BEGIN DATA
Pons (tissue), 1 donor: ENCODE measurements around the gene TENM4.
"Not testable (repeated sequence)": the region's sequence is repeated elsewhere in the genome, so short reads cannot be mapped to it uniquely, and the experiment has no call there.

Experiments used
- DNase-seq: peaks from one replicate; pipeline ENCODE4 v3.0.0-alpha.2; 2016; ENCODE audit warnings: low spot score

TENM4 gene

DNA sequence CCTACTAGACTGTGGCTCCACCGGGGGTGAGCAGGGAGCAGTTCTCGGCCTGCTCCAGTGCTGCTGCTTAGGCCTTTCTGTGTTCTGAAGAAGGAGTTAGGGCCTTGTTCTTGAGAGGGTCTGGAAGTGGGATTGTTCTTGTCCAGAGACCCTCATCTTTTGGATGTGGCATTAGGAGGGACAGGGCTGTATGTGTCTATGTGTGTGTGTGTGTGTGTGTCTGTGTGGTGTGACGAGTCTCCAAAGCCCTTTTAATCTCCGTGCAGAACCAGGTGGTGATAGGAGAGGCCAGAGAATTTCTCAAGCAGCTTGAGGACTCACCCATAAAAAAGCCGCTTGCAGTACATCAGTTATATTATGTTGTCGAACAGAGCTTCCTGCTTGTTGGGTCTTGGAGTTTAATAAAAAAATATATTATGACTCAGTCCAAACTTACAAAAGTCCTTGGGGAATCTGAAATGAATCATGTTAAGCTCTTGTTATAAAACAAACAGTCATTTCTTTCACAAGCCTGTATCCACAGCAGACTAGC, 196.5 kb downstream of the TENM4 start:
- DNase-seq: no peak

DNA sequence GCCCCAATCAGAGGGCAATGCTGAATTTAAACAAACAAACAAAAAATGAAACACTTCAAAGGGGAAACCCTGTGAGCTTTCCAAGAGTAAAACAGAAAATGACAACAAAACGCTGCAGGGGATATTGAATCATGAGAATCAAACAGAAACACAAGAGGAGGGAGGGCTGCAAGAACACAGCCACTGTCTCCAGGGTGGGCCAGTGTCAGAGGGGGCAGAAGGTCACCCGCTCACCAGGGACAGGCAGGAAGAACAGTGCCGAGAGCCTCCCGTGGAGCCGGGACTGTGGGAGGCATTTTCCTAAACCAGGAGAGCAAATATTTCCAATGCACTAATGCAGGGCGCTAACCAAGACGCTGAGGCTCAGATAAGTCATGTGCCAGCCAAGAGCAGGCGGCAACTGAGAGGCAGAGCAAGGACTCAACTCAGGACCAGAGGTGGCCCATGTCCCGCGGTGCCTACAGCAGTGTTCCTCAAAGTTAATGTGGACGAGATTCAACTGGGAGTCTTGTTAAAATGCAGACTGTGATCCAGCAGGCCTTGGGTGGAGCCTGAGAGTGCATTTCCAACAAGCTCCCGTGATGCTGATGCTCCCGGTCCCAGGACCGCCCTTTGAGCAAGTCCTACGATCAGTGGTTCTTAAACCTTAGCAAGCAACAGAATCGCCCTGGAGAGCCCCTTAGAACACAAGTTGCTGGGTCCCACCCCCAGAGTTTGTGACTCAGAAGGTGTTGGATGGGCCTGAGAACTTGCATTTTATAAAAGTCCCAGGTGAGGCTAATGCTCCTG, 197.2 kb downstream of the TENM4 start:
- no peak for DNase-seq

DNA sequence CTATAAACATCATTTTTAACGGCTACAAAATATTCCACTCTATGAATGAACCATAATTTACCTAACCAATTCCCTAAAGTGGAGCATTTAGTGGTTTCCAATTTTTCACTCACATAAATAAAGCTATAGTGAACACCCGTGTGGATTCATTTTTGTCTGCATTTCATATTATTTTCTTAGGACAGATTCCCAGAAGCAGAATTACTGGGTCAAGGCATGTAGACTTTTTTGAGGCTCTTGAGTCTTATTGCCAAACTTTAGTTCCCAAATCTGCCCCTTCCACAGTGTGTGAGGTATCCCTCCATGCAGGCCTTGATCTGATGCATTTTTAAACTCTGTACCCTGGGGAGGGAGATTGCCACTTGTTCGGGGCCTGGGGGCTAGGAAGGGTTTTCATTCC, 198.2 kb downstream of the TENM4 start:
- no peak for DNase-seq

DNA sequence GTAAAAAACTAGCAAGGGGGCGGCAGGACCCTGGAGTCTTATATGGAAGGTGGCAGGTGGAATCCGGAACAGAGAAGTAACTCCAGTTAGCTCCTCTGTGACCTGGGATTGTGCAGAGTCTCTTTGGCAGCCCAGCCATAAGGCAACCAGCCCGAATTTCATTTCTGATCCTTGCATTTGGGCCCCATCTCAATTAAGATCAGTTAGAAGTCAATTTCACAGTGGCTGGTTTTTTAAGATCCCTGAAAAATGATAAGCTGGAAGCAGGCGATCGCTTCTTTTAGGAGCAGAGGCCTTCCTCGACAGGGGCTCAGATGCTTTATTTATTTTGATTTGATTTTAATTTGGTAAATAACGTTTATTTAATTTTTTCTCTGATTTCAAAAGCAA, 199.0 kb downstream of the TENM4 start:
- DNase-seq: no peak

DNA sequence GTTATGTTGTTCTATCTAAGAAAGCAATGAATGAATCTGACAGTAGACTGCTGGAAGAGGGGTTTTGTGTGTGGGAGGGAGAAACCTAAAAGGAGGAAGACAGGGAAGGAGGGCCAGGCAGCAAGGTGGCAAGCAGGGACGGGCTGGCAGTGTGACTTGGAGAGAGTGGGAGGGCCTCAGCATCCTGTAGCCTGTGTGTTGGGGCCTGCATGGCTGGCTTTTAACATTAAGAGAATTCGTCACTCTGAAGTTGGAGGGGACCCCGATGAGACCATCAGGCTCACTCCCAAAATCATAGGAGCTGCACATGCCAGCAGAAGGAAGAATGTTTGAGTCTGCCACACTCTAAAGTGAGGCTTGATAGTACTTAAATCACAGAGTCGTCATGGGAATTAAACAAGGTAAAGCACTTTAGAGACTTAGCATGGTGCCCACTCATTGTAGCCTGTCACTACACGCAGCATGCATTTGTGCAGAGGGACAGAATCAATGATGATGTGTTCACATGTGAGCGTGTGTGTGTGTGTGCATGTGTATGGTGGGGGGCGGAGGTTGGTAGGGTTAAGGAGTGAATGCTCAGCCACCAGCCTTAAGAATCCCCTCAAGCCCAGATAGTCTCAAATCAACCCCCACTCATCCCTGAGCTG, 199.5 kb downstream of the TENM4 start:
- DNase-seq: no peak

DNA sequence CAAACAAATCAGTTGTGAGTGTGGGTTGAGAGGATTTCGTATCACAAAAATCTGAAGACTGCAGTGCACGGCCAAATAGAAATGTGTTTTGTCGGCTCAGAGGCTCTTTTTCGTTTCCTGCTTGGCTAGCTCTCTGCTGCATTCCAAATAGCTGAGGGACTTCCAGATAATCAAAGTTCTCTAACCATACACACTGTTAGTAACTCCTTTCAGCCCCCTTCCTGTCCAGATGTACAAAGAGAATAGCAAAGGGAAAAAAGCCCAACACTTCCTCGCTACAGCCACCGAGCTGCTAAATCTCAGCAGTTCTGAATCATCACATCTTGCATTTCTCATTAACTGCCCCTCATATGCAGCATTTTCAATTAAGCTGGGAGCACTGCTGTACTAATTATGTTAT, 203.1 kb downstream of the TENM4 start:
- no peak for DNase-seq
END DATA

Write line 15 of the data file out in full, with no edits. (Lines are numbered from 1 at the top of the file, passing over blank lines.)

- DNase-seq: no peak